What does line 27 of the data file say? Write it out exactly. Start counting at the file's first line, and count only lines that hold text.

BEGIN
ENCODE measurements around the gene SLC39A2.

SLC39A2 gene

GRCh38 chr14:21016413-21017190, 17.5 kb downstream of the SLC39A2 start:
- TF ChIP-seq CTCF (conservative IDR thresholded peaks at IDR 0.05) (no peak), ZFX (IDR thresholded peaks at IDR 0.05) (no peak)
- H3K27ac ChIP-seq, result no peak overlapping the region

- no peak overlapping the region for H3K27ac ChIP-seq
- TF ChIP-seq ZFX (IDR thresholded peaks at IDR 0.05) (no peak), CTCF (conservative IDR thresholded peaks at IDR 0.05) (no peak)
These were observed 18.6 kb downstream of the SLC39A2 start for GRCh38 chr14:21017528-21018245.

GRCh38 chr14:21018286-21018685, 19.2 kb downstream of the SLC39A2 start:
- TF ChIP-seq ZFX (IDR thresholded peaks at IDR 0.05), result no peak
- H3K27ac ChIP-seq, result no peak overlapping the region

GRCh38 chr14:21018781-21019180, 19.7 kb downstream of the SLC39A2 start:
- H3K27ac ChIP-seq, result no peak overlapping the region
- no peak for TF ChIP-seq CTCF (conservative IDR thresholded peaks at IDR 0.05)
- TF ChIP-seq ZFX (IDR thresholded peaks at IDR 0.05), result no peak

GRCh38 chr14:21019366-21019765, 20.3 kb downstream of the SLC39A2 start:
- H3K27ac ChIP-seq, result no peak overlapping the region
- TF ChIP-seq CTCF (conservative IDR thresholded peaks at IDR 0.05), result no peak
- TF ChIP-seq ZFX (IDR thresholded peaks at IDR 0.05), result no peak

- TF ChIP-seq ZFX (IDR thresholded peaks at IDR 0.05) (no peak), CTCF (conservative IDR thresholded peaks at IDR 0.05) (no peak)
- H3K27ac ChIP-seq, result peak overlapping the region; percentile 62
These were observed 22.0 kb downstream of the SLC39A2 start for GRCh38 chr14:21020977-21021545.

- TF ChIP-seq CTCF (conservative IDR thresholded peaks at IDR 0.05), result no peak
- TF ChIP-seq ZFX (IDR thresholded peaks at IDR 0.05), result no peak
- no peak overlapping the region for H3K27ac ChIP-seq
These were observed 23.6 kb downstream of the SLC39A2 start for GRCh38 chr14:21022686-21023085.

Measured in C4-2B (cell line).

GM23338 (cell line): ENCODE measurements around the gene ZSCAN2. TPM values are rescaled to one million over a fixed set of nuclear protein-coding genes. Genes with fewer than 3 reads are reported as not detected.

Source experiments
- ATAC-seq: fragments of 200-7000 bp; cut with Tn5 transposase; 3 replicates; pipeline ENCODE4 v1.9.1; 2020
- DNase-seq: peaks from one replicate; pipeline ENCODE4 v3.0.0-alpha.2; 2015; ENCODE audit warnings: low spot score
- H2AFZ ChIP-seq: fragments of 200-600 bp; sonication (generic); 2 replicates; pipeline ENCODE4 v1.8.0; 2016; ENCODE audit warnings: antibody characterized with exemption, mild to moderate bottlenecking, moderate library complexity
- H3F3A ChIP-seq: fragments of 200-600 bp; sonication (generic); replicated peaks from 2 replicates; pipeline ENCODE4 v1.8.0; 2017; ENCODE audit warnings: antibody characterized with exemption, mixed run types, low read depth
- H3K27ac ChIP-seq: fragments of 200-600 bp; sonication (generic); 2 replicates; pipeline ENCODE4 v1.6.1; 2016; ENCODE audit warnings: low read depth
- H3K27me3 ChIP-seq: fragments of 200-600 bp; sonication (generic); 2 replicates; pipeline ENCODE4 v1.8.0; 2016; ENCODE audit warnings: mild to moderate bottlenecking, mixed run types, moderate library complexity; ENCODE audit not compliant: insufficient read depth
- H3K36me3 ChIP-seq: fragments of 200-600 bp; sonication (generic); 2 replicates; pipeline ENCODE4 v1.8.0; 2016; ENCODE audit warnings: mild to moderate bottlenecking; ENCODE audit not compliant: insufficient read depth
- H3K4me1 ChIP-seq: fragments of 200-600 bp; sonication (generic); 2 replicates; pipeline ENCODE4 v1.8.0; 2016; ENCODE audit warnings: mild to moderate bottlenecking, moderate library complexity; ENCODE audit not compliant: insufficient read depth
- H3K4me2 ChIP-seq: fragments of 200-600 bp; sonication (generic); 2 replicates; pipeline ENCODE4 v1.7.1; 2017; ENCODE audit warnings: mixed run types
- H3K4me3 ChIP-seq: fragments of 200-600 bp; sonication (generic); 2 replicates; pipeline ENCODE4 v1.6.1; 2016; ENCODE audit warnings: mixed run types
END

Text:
Measured in C4-2B (cell line).